If the vehicle body is a shell in which the roof is either omitted or disregarded as part of the structure, the sides in co-operation with the floor act in the same manner as a U-shaped channel with the floor constituting the web. Thus, the sides increase the moment of inertia of the structure to resist downward bending moments. When the front and rear panels 13 and 14 respectively are added to this structure, they act as members preventing inward convergence or collapse of the sides under such loading conditions. When the roof assembly is secured to the sides, the vehicle shell can then, for purposes of determining its resistance to bending moments, be considered as a hollow tube open at each end. In this case, the floor acts in tension, the roof in compression and the sides as webs, loaded in shear. Of course, it will be recognized that in a vehicle body moving over an irregular surface the severity and direction of this loading will sometimes change violently. However, the shell is so designed that it will withstand this type of momentary fluctuation of load characteristics. 1f the vehicle body is considered as a tube, the front and back panels act as stabilizing members or cross bracing to prevent an otherwise square or rectangular structure in cross section from becoming a parallelogram having enclosed angles other than degrees.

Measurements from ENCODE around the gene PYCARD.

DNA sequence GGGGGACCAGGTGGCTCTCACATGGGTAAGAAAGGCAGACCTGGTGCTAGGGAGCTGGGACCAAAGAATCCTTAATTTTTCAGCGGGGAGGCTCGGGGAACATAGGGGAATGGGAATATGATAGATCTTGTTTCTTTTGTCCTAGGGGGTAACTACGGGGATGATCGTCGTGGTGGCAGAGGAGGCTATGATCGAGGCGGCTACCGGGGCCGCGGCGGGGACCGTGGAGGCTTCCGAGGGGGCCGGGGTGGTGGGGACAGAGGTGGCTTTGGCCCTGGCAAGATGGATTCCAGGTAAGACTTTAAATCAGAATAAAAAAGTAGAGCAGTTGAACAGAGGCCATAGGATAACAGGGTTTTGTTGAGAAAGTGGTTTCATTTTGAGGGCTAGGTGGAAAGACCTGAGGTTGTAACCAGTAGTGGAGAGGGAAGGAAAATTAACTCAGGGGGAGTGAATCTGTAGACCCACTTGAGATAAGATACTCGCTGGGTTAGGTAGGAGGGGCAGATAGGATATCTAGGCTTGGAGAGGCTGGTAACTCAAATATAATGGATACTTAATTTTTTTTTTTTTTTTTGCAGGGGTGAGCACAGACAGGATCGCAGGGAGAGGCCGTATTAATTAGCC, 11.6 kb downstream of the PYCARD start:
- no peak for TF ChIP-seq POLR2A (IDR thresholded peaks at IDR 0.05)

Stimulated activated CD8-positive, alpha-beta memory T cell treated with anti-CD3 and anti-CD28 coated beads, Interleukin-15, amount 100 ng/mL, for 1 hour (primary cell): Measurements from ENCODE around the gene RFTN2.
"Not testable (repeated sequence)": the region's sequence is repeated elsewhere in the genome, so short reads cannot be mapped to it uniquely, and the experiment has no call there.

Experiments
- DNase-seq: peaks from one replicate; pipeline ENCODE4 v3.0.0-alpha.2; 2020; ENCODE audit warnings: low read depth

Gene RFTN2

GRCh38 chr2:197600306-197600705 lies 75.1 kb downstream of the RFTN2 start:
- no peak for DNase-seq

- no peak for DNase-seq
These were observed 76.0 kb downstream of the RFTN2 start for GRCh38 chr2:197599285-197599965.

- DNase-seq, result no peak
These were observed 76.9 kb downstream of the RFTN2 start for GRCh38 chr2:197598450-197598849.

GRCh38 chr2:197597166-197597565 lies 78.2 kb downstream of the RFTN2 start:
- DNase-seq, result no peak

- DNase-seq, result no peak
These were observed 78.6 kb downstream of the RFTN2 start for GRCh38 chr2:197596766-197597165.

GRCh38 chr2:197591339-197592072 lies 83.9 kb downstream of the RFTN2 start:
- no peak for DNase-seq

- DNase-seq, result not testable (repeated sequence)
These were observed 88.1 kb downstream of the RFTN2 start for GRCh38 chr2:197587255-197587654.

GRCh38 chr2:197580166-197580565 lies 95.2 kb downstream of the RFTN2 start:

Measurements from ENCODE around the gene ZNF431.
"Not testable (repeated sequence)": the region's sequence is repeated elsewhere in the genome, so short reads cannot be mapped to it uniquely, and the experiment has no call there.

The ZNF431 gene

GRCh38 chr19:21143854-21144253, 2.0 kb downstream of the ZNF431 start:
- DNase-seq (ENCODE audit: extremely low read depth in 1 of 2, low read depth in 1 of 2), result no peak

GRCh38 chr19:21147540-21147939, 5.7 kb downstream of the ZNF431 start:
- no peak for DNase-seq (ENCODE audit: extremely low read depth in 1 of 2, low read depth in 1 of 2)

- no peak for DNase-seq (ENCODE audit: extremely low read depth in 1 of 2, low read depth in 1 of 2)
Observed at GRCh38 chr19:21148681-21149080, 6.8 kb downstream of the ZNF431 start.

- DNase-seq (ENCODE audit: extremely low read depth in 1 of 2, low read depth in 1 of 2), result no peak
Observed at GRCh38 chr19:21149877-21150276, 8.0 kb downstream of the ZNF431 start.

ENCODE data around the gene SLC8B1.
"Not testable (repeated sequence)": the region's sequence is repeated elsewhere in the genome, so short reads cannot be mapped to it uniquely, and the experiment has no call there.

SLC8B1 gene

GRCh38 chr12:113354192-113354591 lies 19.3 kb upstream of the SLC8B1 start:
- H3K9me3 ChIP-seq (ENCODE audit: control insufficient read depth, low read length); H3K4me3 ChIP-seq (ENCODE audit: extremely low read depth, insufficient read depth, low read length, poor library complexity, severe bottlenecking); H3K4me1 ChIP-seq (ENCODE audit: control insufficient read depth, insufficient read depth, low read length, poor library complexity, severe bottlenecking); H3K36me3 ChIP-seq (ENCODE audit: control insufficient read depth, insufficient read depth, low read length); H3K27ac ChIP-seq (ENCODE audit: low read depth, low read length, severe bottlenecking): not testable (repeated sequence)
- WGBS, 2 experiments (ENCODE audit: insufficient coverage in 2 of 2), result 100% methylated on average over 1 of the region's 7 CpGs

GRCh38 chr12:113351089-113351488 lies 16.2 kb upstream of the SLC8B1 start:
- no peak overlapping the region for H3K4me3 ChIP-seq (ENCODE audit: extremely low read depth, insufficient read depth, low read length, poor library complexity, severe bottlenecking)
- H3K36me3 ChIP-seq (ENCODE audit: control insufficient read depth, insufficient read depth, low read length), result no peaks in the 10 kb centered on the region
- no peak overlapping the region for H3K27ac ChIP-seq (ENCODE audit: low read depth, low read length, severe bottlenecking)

Such a structure will provide a rigid shell of a monocoque type eliminating all necessity for a supporting frame structure. This invention is intended to provide a vehicle body of this type in which the shell itself serves as the sole load sustaining structure without support from an auxiliary frame either on the sides or beneath the floor. It is obvious that in such a structure the joints between floor and side assemblies and between the roof and side assemblies must not only be able to withstand the shear loads imposed by reason of the longitudinally acting bending moments but also the torque 11 moments imposed by the tendency of the shell to rack sideways, that is, the movement of the roof laterally with respect to the floor.

Since the particular materials from which major portions of these panels are constructed, are characterized by high resistance to shear loads, as compared to their resistance to tension loads, the design of these corner structures should convert substantially all of the stresses at these corners to loads acting in shear. The particular joint structure illustrated in FIGS. 2, 3, 7 and 9 effects this purpose. Since the joint is similar at both the top and bottom of the vehicle shell, the plan View of the floor before installation of the side and front panels in FIG. 7 may be considered typical of both the floor and roof.